And so on to another show that’s set to reveal more aesthetical inexpertise on my part and render my commentary even more amateurish than usual. The reason being that the large show at Tate Modern is a retrospective look at the work of Anni Albers, who the curators describe as, ‘one of the leading innovators of 20th century modernist abstraction’. And while I have no quarrel with this description nor any desire to question the importance of her artistic status, the medium through which she chose to express her novelistic practices was not painting, collage or sculpture – the traditional formats through which the canon and history of Modern Art has traditionally been defined, and which I like to think that I have a reasonable level of knowledge – but weaving. And, I suppose I tend to think that the fruits of the loom, alongside those of the kiln, fall into the same general category of applied art, where the crucial point of the design element is to add ornamentation to an item of utilitarian purpose. In other words, it isn’t really art.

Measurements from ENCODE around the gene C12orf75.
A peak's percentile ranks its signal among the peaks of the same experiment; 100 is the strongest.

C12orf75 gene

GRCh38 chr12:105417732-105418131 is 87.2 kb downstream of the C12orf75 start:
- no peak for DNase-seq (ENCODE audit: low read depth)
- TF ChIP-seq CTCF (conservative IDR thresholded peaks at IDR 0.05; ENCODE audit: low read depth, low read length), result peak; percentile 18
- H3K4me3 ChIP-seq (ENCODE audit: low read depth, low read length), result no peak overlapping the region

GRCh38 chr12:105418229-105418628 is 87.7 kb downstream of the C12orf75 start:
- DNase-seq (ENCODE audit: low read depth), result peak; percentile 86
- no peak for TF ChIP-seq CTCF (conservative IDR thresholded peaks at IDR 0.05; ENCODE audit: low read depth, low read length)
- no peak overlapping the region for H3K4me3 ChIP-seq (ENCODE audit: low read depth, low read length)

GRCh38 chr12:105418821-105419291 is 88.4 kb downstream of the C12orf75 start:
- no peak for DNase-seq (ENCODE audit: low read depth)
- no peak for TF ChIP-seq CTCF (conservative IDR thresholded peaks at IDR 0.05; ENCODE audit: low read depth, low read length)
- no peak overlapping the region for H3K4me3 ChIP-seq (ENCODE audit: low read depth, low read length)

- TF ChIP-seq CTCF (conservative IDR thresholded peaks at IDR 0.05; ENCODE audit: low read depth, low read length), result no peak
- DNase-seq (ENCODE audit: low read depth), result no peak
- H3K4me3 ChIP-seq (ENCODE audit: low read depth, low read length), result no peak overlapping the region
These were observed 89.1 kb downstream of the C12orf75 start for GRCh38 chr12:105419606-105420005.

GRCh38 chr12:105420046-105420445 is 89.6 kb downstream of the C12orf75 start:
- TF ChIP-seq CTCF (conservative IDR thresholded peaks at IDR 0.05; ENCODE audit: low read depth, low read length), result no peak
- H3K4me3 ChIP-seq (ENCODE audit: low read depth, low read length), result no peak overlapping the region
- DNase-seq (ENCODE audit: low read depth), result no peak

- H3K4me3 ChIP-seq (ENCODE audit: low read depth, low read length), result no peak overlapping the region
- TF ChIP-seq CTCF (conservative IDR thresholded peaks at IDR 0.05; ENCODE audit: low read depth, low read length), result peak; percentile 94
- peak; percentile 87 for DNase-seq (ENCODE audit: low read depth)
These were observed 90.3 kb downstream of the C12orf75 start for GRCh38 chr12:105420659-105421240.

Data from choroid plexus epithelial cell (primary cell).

At which point I think I can already hear the howls of protest that my definition of art is appallingly, old-fashionedly restrictive. And, further, that the reason for the exclusion of textile (and ceramic) works from the so-called fine arts, and the concomitant relegation of craft works to a secondary position within the hierarchy of the plastic arts, has nothing to do with the quality of the work or the skills required from those producing it but merely reflects the patriarchal prejudices of our unequal societal set up. And, frankly, I have a lot of sympathy with that analysis but in the very same way that I can stare at the carved head of a pagan god from an island sited somewhere round the other side of the world and feel utterly unmoved, unqualified and unconfident of passing comment on its value, beyond saying that it might look pretty, so it is when I look at the swathes of swatches of all the neatly threaded patterning that now fill Tate Modern. Walking through the many rooms of the Albers exhibition just reminded me of those occasions when I’ve been required to trudge through department stores full of curtains or cushions, mumbling my agreement that I really do think that one set of stripes or dots looks nicer than another lot.